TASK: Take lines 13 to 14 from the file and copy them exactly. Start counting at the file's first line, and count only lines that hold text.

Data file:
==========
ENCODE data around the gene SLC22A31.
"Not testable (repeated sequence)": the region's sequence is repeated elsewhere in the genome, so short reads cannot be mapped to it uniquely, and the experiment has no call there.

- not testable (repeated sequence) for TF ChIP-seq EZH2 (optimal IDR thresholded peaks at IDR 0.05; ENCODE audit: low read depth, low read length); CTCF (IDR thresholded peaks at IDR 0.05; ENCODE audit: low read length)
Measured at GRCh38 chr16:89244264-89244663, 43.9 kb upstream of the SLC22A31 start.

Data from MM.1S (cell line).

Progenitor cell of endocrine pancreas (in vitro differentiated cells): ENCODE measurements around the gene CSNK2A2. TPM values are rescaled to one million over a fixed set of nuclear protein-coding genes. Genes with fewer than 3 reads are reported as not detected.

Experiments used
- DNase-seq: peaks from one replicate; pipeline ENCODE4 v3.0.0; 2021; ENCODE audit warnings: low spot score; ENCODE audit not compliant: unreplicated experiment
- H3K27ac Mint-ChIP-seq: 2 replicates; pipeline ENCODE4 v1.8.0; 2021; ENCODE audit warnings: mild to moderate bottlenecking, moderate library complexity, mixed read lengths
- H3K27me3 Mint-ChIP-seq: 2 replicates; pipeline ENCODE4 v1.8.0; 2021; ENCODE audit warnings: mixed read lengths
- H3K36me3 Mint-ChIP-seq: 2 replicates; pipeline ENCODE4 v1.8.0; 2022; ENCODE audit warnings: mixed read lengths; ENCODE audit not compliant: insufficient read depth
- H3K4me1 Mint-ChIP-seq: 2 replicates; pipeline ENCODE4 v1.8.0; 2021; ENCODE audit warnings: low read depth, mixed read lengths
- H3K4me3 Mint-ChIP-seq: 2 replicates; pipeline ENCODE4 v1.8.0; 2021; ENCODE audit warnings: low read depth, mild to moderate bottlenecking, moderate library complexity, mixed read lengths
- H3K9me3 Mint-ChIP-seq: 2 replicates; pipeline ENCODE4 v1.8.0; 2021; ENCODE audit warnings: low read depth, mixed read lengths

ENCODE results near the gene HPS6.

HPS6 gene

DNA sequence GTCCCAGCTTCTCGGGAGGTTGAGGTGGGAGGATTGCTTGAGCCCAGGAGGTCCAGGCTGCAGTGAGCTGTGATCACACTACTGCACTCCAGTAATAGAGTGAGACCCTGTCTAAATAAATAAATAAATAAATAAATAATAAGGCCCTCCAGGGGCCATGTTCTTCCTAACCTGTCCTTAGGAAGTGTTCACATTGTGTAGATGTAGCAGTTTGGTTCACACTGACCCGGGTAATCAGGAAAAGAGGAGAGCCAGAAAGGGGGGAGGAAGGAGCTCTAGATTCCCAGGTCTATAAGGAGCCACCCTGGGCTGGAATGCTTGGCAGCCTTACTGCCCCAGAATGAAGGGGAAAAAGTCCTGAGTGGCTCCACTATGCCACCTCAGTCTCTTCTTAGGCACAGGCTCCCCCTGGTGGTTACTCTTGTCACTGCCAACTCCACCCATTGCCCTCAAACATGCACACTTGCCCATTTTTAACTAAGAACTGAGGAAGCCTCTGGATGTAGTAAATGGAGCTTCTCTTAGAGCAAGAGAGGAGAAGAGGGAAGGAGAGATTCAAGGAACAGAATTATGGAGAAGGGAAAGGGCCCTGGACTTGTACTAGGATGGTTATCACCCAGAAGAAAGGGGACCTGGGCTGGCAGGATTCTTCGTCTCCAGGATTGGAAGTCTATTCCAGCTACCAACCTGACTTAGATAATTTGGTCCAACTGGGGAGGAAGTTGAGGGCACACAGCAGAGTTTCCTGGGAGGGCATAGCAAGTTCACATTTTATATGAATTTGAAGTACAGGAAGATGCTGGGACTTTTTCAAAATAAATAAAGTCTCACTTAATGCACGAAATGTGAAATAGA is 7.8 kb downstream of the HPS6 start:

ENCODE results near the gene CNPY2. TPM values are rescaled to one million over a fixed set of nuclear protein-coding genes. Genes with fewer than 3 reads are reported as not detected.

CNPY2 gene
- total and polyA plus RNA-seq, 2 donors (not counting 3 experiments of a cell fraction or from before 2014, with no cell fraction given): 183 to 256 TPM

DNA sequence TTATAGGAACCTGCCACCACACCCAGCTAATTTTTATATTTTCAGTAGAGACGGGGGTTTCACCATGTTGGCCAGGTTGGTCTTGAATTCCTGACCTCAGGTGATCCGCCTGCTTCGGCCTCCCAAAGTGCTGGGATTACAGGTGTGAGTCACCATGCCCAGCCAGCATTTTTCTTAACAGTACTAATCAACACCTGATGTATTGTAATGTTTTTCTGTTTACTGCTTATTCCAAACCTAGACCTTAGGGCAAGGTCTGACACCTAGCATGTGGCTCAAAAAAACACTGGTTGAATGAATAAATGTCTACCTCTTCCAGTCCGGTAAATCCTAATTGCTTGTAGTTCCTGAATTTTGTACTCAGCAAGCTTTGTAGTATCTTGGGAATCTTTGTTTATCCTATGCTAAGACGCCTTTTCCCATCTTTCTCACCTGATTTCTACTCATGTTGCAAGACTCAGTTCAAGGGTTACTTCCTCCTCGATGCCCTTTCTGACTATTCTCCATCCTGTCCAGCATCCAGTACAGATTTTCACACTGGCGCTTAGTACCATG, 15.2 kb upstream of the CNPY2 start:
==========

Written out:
- H3K4me3 Mint-ChIP-seq: 2 replicates; pipeline ENCODE4 v1.8.0; 2021; ENCODE audit warnings: low read depth, mild to moderate bottlenecking, moderate library complexity, mixed read lengths
- H3K9me3 Mint-ChIP-seq: 2 replicates; pipeline ENCODE4 v1.8.0; 2021; ENCODE audit warnings: low read depth, mixed read lengths